he prevalence of superstitions, the inconsistency of superstitions across cultures, and our ability to disprove some superstitions scientifically when they touch upon the natural world, are powerful evidence that: a) human beings are capable of believing in entities and forces that do not, in fact, exist, and b) we do so all the time.
Many supernatural beliefs directly contradict each other. For example, the Islamic view of Allah is incompatible with the Christian view of the Trinity, so at most one of these can be correct. Even if one or some supernatural forces do exist, it is certain that not all proposed supernatural forces do. If any are true, they’re not necessarily the ones embraced by our particular culture and/or family. The fact that people around us hold a particular supernatural belief does not mean we automatically ought to hold it too.
Did you know that South Koreans refuse to sleep next to running fans in closed rooms? Too risky. Fans sold in South Korea are outfitted with timers so they’ll automatically shut off after a few minutes. What are the South Koreans afraid of?
Most Americans have never heard of Fan Death, and the reason for that is simple: Fan Death is a steaming pile of complete hooey. It is a lie. It is a phenomenon that does not exist and has never existed anywhere in the world. But South Koreans believe it is real. Millions of South Koreans lie in pools of their own sweat each night, in deathly fear of their own fans. Such is the power of superstition.
But the fear of fans is not nearly so ludicrous as Tetraphobia.
Tetraphobia, of course, is the fear of the number four.
If you live in the west you may never have heard of it, but fear of the number four is common throughout East Asia. There are more people in the world who have an aversion to the number four than there are Jewish people, or Mormons, or Sikhs, or, for that matter, Americans. Far more. The Tetraphobics have the rest of us massively outnumbered.
How did this tommyrot originate? By an accident of the Chinese language. In Chinese and the languages derived from it (Sino-Japanese and Sino-Korean), the word for four sounds similar to the word for death. People began to associate the two together. Four is death. If you wish to live, avoid four. Run from four.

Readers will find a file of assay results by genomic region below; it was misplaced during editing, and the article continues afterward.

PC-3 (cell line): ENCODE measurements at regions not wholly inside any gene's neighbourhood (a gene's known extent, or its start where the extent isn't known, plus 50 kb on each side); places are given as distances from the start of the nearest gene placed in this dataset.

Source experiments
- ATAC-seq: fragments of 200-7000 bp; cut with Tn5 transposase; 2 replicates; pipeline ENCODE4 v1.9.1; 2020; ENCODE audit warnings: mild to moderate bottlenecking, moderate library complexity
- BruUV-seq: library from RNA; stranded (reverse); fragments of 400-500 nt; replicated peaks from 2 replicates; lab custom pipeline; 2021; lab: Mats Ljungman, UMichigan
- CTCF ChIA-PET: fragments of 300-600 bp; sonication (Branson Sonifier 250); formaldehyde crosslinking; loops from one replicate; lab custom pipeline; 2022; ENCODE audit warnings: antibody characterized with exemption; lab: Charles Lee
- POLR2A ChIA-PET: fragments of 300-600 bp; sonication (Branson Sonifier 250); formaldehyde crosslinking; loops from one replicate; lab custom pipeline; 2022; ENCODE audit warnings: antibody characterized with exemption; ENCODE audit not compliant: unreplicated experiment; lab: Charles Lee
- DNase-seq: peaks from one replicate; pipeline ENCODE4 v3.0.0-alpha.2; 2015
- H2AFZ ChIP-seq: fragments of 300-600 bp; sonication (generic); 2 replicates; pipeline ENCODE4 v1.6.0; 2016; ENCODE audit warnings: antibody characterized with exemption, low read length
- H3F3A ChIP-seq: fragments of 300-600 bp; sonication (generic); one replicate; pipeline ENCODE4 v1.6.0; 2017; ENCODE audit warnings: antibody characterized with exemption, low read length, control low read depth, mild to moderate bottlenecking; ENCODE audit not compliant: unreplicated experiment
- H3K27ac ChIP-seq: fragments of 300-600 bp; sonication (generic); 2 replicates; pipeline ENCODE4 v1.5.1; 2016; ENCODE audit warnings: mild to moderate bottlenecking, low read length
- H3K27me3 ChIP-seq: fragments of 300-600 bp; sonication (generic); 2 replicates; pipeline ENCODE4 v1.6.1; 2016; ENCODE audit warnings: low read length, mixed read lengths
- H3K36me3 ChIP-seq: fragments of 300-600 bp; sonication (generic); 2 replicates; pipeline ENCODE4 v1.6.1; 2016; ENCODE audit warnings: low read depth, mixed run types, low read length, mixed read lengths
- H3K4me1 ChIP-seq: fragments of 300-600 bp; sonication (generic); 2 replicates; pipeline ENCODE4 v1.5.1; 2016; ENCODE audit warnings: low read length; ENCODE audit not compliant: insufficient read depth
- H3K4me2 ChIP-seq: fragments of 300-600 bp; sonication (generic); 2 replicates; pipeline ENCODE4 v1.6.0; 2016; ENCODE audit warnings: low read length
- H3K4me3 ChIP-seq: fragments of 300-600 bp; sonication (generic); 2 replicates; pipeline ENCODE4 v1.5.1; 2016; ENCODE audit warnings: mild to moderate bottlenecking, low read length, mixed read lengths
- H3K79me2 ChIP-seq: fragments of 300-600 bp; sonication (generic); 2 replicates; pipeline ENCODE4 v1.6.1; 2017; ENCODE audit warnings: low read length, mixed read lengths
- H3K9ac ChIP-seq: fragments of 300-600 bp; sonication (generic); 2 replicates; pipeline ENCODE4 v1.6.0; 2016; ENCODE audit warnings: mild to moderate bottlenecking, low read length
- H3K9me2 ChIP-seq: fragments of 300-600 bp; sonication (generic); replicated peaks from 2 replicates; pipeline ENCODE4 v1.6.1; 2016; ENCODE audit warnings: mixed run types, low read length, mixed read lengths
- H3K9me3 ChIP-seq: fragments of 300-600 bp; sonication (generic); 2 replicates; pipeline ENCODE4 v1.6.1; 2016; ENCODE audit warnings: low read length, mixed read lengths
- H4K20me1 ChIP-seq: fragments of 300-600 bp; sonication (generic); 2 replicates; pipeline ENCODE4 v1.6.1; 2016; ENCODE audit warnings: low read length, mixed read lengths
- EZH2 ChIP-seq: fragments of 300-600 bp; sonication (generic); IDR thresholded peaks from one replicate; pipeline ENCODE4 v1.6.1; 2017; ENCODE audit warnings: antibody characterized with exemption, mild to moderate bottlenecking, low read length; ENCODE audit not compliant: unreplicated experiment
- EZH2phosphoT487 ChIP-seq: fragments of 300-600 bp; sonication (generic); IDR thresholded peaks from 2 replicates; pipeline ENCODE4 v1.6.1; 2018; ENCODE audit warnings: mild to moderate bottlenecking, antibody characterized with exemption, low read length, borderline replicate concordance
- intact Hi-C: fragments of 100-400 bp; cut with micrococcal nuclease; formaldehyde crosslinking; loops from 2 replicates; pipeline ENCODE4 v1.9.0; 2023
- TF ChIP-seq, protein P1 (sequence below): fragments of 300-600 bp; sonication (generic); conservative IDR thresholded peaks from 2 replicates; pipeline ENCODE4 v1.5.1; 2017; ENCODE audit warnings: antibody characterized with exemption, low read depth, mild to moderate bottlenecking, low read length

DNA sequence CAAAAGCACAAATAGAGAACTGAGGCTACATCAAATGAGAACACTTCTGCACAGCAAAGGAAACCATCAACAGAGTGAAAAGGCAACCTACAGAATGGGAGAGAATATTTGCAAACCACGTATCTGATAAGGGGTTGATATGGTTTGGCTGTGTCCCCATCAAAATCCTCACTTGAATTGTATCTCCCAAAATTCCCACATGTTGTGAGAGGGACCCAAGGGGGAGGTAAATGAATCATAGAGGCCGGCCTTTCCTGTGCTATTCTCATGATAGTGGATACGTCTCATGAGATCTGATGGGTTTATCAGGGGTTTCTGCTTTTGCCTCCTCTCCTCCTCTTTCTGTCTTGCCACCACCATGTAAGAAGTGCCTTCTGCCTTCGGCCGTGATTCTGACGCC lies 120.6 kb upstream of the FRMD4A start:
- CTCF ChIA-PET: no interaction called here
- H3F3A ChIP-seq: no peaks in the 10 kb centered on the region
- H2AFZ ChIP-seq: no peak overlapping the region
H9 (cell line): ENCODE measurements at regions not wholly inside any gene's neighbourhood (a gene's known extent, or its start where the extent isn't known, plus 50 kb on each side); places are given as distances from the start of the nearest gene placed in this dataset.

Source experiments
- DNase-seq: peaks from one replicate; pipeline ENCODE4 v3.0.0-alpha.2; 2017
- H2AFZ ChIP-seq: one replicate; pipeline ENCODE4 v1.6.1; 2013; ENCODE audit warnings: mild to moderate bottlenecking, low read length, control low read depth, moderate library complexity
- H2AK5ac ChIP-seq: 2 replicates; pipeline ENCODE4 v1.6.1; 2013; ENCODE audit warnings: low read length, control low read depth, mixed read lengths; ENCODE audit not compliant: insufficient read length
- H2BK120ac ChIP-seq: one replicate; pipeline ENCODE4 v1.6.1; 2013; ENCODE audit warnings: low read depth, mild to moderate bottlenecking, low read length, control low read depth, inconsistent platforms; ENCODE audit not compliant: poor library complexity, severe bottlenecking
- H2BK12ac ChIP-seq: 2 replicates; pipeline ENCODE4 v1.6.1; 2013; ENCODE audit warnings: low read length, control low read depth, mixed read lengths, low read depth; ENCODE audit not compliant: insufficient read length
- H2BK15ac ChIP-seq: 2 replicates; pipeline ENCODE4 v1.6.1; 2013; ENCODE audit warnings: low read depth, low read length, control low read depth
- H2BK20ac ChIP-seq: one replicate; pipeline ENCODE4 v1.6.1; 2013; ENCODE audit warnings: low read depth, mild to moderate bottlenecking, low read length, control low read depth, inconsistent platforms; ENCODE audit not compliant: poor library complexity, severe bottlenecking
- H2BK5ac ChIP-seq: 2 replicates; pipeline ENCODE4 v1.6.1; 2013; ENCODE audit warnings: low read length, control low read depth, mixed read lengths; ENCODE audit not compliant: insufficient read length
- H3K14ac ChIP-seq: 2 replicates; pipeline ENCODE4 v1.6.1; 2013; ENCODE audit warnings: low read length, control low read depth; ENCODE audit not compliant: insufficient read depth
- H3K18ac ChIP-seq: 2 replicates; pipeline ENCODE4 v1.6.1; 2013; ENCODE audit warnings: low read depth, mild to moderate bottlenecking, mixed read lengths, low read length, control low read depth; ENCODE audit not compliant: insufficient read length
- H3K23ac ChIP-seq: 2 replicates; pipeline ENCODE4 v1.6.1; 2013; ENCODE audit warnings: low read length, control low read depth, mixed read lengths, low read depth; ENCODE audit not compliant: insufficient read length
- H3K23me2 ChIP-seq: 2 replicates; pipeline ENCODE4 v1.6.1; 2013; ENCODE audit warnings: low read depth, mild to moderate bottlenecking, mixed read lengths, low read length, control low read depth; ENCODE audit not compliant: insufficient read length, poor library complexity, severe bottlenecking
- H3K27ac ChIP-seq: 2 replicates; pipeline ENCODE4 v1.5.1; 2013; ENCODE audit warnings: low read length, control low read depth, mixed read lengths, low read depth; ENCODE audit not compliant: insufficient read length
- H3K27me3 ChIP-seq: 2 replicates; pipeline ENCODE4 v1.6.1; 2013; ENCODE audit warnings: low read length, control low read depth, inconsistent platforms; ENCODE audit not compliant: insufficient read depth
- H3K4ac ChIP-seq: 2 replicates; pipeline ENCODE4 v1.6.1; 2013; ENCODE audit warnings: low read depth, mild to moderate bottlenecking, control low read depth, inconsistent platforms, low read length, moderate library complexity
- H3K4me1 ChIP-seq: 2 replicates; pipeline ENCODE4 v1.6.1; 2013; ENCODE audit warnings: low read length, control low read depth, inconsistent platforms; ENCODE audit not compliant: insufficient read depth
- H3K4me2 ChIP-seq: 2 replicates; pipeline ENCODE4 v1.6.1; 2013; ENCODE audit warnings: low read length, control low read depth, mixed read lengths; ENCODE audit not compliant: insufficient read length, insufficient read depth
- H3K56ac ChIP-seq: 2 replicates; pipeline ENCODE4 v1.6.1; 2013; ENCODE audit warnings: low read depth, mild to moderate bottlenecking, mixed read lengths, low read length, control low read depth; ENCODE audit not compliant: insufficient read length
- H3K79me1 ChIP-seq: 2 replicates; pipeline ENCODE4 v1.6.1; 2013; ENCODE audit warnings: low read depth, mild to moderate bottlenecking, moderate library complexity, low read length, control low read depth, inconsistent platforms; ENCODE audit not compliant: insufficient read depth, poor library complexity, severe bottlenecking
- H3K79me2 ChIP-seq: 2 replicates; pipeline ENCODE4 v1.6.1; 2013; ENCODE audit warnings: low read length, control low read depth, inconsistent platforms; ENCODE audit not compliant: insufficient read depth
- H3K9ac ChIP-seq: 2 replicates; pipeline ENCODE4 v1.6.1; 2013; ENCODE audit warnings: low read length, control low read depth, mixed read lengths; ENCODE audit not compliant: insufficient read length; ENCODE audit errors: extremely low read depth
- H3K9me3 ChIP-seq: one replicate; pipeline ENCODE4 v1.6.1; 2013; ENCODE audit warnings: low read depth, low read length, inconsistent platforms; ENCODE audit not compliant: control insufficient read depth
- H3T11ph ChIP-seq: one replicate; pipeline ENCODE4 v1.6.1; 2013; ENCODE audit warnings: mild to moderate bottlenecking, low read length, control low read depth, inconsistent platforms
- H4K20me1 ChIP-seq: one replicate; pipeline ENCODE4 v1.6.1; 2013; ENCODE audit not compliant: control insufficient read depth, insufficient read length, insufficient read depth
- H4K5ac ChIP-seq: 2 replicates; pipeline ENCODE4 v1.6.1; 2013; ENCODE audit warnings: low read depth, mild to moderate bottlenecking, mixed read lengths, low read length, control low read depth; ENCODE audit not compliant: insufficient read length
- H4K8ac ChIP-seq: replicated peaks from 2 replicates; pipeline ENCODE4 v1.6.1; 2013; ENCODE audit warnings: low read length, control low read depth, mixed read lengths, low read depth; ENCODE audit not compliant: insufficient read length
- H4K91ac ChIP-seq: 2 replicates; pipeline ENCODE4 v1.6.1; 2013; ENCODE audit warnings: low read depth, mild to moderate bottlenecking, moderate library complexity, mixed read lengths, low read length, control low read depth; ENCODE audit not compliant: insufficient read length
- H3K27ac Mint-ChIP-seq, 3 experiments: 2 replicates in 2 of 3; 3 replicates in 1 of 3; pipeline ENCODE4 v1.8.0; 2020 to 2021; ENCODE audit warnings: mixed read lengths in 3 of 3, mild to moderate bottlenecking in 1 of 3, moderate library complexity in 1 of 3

Before we scoff at this we ought to remember the intense Triskaidekaphobia (fear of the number 13) in our own culture. Our skyscrapers are marvels of modern engineering, but the fact that most of our elevators skip the number 13 proves that we are silly creatures still mired in old fashioned superstitious thinking.
In Tibet, though, 13 is a lucky number. Which culture is right?
You might consider washing a baby’s head with rum to be child abuse, but in parts of England it’s thought to bring luck. In some cultures it is bad luck for a black cat to cross your path. In other cultures the black cat is a good omen. Koreans don’t fear black cats because they’re too busy worrying about frogs with red eyes – it’s unlucky to see one of those. They also shy away from cutting their toe nails at night, lest mice eat the clippings and steal their spirits.
It is safe to conclude that superstitions are culture dependent. And some superstitions clearly contradict each other, and therefore not all can be true. At least some superstitions must be false.
Therefore we ought to approach all supernatural beliefs (including those of our own culture and/or family!) with skepticism.
Our species, for whatever reasons, formulates erroneous supernatural beliefs, holds them vehemently, and communicates them to others promiscuously, and this fault in us appears to be common.